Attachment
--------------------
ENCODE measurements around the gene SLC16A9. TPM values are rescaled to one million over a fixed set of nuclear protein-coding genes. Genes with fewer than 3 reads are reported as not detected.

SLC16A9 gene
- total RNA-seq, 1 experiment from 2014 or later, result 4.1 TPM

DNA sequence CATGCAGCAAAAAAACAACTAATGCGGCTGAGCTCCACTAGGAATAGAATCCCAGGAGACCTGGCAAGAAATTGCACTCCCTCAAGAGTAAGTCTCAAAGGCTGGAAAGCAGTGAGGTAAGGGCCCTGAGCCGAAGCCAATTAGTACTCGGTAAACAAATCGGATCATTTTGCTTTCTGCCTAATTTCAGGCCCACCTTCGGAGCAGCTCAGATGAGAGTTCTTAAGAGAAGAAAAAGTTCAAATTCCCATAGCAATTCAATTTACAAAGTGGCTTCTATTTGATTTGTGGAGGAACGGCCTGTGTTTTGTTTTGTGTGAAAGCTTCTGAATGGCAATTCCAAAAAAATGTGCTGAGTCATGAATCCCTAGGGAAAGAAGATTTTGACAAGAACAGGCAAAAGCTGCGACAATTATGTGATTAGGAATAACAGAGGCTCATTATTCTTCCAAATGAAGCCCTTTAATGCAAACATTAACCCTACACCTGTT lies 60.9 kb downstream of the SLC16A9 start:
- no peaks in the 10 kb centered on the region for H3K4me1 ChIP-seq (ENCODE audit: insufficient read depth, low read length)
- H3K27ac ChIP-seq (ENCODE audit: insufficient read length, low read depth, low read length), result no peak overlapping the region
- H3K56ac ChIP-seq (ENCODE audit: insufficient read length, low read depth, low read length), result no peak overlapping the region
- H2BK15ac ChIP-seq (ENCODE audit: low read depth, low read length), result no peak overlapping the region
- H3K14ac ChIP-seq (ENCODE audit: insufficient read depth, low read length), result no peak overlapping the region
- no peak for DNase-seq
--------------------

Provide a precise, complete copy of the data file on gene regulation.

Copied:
ENCODE measurements around the gene SLC16A9. TPM values are rescaled to one million over a fixed set of nuclear protein-coding genes. Genes with fewer than 3 reads are reported as not detected.

SLC16A9 gene
- total RNA-seq, 1 experiment from 2014 or later, result 4.1 TPM

DNA sequence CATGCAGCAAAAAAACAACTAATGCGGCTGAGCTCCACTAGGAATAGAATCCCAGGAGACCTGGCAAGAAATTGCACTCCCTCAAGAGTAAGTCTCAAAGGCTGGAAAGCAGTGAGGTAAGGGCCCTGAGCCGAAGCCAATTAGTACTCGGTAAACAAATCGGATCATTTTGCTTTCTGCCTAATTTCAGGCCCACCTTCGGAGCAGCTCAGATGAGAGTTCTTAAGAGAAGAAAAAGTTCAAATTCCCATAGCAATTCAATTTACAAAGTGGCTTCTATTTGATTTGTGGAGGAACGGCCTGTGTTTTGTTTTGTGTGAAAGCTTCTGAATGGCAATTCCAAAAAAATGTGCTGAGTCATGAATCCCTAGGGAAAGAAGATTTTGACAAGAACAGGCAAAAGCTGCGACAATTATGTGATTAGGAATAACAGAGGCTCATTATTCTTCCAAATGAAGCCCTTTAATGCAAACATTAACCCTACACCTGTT lies 60.9 kb downstream of the SLC16A9 start:
- no peaks in the 10 kb centered on the region for H3K4me1 ChIP-seq (ENCODE audit: insufficient read depth, low read length)
- H3K27ac ChIP-seq (ENCODE audit: insufficient read length, low read depth, low read length), result no peak overlapping the region
- H3K56ac ChIP-seq (ENCODE audit: insufficient read length, low read depth, low read length), result no peak overlapping the region
- H2BK15ac ChIP-seq (ENCODE audit: low read depth, low read length), result no peak overlapping the region
- H3K14ac ChIP-seq (ENCODE audit: insufficient read depth, low read length), result no peak overlapping the region
- no peak for DNase-seq